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Geochemistry and geochronology of ancient southeast Indian and southwest Pacific seafloor Public Deposited

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  • Within the Australian-Antarctic Discordance (AAD), a boundary exists between isotopically defined “Pacific-type” and “Indian-type” mid-ocean ridge basalt (MORB) erupted along the Southeast Indian Ridge (SEIR). This boundary has migrated westward beneath the easternmost AAD spreading segment at a minimum rate of 25 mm/yr since 4 Ma; however, its long-term history remains a matter of speculation. To determine if Pacific-type upper mantle has migrated westward beneath the eastern Indian Ocean basin as Australia and Antarctica drifted apart during the last 70 m.y., we present new Sr-Nd-Pb isotope data, combined with trace element and 40Ar-39Ar radiometric age determinations, for samples from Legs 28 and 29 of the Deep Sea Drilling Project (DSDP). Basaltic basement at these DSDP sites provides a record of their upper mantle source composition and shows regional variations consistent with upper mantle flow in this region. East of the South Tasman Rise, all DSDP basalts have 87SR/86SR (0.7025-0.7029) and 206Pb/204Pb (18.80-19.48) ratios typical of Pacific-type MORB indicating that Pacific-type upper mantle existed east of the Australian-Antarctic continental margin and beneath the Tasman Sea during the early stages of seafloor spreading in this region. Basalts from DSDP sites west of the AAD have high 87Sr/86Sr (0.7030-0.7035), low 206Pb/204Pb (17.99-18.10) and trace element characteristics typical of present day Indian-type SEIR MORB. Between these two regions, DSDP basalts recovered along the western margin of the South Tasman Rise have isotopic characteristics that are, in one case consistent with Indian-type MORB source (Site 280A) and, in the second case, transitional between Pacific-type and Indian-type mantle sources. The occurrence of seafloor basalts with transitional or Indian-type isotopic characteristics well to the east of the present Indian-Pacific MORB isotopic boundary within the AAD strongly implies that Pacific-type upper mantle has migrated westward into the region since the South Tasman Rise separated from Antarctica circa 40 Ma.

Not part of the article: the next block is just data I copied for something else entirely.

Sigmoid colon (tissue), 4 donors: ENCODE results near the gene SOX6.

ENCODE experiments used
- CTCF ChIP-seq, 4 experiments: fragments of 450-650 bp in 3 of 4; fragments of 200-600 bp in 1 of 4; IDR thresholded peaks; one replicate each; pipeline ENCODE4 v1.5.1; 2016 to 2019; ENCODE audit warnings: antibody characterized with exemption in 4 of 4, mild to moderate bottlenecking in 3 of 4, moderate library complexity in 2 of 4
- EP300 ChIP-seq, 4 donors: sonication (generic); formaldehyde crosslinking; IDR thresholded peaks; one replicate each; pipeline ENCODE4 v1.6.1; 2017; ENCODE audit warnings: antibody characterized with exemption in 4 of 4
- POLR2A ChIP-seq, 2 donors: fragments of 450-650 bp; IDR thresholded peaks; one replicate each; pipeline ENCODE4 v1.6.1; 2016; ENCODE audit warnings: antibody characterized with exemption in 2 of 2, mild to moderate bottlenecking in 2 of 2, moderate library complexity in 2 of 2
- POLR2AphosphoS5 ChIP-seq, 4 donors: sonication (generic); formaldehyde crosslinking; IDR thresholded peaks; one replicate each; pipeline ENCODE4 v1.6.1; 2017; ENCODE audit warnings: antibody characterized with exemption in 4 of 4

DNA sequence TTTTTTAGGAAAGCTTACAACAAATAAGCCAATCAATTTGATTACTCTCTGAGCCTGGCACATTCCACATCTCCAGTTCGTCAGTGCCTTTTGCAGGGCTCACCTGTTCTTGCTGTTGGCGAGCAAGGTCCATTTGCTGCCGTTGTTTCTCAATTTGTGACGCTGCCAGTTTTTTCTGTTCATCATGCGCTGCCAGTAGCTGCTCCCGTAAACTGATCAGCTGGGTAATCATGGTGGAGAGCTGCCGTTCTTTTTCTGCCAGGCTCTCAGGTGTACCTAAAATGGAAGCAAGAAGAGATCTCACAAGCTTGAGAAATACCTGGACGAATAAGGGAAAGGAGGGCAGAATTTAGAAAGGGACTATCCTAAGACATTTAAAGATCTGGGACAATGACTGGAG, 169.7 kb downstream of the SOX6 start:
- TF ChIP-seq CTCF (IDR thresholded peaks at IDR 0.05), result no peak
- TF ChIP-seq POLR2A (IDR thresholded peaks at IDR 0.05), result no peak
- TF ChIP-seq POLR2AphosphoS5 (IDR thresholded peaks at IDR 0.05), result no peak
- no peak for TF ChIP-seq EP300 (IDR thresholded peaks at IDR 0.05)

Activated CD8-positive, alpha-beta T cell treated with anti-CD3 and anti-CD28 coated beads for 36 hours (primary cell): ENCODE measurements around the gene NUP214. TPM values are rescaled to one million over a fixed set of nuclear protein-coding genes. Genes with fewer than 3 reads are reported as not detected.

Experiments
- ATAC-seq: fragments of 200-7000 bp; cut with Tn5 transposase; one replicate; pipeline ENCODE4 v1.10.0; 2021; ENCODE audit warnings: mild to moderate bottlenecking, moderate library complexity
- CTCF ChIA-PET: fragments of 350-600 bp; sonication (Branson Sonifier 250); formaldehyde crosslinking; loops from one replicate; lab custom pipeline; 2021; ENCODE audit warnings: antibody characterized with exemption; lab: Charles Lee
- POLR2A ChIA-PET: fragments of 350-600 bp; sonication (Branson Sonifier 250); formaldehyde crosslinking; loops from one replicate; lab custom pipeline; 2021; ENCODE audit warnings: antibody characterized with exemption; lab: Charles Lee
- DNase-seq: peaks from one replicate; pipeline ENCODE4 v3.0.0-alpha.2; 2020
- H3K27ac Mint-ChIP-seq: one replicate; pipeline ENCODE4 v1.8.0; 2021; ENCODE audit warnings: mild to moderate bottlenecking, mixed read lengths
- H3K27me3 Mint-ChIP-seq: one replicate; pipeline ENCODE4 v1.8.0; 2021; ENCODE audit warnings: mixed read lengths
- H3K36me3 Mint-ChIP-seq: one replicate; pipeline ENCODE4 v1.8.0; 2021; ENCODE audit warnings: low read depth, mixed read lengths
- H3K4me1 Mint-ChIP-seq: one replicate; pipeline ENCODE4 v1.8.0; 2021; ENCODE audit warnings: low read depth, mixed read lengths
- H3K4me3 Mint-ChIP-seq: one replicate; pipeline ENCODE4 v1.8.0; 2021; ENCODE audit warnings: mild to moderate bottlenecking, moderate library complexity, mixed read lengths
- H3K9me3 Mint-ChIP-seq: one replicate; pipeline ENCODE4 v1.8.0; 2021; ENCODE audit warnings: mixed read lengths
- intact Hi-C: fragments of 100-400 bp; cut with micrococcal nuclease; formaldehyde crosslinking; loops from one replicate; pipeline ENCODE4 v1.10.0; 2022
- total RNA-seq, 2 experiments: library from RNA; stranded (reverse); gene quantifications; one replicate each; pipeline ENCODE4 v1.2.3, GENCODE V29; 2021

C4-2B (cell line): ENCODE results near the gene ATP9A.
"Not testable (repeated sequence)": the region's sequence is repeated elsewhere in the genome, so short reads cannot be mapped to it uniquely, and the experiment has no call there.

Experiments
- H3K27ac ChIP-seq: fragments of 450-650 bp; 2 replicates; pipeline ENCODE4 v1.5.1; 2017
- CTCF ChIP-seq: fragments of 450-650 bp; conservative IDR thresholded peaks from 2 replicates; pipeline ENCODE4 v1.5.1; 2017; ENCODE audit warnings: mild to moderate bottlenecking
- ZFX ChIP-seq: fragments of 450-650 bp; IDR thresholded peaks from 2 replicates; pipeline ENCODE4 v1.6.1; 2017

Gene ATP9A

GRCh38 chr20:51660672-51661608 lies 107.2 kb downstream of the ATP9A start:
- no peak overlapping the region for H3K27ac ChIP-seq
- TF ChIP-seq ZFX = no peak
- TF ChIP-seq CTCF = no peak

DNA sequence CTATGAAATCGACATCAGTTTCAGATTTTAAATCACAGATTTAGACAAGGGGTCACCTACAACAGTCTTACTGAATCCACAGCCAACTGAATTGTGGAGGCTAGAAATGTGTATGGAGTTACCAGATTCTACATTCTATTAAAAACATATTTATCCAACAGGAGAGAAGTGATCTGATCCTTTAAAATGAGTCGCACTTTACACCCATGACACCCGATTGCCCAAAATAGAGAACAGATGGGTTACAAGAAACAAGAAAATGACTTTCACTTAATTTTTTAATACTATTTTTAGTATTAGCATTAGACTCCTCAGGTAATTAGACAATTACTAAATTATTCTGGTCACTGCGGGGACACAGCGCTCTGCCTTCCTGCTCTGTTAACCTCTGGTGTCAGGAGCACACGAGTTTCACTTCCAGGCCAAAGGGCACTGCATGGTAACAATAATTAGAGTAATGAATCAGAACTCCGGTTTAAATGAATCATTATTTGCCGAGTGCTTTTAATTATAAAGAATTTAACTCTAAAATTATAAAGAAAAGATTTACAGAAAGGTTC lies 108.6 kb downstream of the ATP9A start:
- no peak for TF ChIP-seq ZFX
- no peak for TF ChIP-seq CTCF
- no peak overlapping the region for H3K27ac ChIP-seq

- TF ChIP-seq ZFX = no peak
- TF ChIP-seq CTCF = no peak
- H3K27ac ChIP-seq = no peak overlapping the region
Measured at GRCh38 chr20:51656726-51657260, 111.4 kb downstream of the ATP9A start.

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  • Pyle, D.G., Christie, D.M., Mahoney, J.J., and Duncan, R.A., 1995, Geochemistry and Geochronology of ancient southeast Indian and southwest Pacific seafloor. Journal of Geophysical Research, Vol. 100, Pg. 22,261–22,282.
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  • 100
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  • B11
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  • The Ocean Drilling Program East Coast Repository provided samples for this study. Curation of Southeast Indian Ridge samples used in the study were provided for under grant OCE91-02881 to Oregon State University. This research was conducted with funds provided by NSF grants OCE90-00595 and OCE92-17186 to D. Christie.
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  • description.provenance : Submitted by Linda Lamb (llamb@coas.oregonstate.edu) on 2010-04-12T23:45:23Z No. of bitstreams: 1 Pyle_et_al_JGR_1995.pdf: 1919817 bytes, checksum: cf880ef4ca992bbeccdbb3583af0c242 (MD5)
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  • 0148-0227

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